Almost 5,000 different species of birds, mammals and reptiles live inside the protected forest.
What sets this area apart is how primeval and prehistoric it feels.
Within minutes of entering, you feel completely isolated.
Get a guide who can point out flora and fauna.
The Crazy Tourist recommends combining a trip to Kinabalu Park with Mount Kinabalu.
Spend the night in nearby Ranau.
19. Fly over the jungle and sea from one island to the next (Sabah)
Coral Flyer Zipline combines an ecotourism treat with adrenaline pumping fun.
Tunku Abdul Rahman Marine Park near Kota Kinabalu has Borneo’s longest zipline
Starting in Gaya Island the flying fox stretches for more than 250 meters (820 feet) to neighboring Sapi Island.
This is the world’s furthest island-to-island line.
Strap yourself in and marvel at the stunning archipelago below in the azure sea. Listen to the howling monkeys cheering you on as you take the plunge and speed towards Sapi.
Get your camera or GoPro ready -Hundreds of gigantic monitor lizards call Sapi Island’s beaches home.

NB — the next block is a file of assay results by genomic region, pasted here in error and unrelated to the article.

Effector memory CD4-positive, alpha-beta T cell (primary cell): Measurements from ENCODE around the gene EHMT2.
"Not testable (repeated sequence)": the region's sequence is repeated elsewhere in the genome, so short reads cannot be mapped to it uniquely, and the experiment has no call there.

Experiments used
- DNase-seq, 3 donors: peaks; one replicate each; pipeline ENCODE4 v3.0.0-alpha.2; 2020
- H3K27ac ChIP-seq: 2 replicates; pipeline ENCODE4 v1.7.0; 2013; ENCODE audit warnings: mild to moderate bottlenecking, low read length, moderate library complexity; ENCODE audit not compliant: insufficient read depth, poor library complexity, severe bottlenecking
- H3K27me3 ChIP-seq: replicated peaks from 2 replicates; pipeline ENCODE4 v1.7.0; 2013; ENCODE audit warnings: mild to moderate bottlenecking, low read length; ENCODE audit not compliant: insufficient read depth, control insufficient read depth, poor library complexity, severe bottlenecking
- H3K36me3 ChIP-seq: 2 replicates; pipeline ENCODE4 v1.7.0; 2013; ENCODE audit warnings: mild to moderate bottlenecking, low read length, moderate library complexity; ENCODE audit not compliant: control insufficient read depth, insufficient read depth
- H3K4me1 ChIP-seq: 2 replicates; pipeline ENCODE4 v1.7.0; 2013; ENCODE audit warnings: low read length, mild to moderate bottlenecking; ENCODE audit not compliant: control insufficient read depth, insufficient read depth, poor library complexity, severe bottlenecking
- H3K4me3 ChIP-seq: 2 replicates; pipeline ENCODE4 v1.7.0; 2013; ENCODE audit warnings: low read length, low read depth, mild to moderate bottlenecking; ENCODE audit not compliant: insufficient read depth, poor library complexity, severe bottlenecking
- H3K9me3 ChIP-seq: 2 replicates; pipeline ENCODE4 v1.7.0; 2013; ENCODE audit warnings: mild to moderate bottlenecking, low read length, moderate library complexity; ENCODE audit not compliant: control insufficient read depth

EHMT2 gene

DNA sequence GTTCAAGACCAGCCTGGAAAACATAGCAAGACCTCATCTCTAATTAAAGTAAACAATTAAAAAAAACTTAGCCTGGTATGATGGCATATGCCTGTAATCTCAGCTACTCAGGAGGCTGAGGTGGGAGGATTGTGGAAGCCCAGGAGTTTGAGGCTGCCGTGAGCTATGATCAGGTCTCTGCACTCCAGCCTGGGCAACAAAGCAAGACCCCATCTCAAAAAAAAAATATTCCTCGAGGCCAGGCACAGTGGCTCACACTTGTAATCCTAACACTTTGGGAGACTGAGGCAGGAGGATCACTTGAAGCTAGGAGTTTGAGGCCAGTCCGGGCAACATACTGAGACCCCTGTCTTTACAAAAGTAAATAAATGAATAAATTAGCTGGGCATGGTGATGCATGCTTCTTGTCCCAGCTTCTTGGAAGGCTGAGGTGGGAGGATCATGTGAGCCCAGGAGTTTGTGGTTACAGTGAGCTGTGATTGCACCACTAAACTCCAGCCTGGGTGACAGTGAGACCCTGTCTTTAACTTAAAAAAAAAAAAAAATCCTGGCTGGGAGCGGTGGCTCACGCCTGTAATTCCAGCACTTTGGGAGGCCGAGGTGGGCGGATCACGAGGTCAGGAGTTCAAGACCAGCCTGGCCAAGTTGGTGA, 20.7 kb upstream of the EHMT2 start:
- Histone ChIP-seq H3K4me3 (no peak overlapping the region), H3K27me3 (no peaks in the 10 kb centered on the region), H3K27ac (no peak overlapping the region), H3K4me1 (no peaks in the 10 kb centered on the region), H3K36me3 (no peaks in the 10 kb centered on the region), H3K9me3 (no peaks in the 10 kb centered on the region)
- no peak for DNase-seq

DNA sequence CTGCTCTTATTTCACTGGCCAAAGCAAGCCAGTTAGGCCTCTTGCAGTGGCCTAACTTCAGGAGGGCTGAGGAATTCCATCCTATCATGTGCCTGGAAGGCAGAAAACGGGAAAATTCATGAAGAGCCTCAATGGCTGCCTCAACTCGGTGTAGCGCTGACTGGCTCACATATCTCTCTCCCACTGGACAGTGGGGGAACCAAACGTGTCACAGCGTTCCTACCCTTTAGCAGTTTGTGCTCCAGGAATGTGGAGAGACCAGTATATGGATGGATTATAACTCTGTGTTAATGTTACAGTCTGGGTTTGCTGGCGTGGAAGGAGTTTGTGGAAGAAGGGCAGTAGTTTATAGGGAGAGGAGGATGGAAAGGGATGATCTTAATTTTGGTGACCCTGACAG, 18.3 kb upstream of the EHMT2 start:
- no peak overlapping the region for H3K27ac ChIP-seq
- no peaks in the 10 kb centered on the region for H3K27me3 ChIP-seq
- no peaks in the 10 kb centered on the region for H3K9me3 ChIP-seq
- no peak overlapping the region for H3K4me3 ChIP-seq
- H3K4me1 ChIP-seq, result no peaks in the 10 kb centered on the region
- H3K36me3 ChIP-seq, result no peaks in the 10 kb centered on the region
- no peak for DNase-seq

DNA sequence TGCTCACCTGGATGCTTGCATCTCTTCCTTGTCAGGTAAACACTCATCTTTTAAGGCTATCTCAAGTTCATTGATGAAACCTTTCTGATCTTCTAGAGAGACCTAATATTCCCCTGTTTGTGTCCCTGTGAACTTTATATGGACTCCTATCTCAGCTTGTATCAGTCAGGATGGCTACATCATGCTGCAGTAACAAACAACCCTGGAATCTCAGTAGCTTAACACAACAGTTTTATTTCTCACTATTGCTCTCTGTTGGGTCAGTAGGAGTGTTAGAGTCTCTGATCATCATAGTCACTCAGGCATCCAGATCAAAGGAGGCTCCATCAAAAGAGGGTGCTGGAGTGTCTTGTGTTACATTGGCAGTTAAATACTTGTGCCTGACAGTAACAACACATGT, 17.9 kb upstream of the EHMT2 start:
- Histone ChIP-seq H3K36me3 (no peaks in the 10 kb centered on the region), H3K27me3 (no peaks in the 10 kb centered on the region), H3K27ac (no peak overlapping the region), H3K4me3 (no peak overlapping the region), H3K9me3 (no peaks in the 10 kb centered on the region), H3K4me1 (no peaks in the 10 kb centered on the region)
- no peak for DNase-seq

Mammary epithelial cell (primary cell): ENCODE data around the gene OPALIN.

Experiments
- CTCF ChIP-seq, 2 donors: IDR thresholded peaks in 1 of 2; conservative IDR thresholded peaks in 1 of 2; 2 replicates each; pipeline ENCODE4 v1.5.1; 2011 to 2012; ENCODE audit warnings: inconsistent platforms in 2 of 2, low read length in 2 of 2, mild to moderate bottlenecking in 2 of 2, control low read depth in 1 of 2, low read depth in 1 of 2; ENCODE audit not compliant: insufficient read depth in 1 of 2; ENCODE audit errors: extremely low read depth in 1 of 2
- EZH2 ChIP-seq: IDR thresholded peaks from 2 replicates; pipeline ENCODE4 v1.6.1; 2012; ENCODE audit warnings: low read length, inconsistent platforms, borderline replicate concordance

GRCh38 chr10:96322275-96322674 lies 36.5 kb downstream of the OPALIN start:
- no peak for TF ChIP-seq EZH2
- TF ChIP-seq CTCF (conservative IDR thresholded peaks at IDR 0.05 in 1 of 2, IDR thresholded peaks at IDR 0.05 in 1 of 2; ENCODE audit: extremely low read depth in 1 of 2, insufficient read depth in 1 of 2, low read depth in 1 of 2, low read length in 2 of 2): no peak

20. Speed through Borneo’s jungle on a raft (Sabah)
Sabah has dozens of rivers and streams creating jungle mazes.
Getting out onto the water leads you closer to the troupes of monkeys and other wildlife.
Rafting is the easiest (and funniest) way to get into these more secluded parts.
Kiulu River in Tamparuli near Kota Kinabalu has a series of easy-to-medium difficulty rapids.
Beginners can join a tour which meanders 15 kilometers (9.3 miles) along the river. The rapids split between level one and level two.
Sit back, relax and watch the jungle pass by.
More experienced rafters can head to Padas River in Beaufort which promises a higher level of thrill-seeking fun.
21. Find rare mud volcanoes on a desert island (Sabah)
Mud volcanoes spew freezing mud from beneath the earth.
These mysterious natural phenomena are found in only a few places including Azerbaijan, Taiwan and Malaysia.
Sabah’s Pulau Tiga formed after a mud volcanic eruption. The island is more known for hosting the first Survivor series.
Venture into the heart of Tiga Island and stand next to the bubbling mud spewing into ever taller towers.
Explore the empty beaches, spend the night in a luxury bungalow or see nesting snakes on Snake Island.
22. Look for new species in Sabah’s Lost World (Sabah)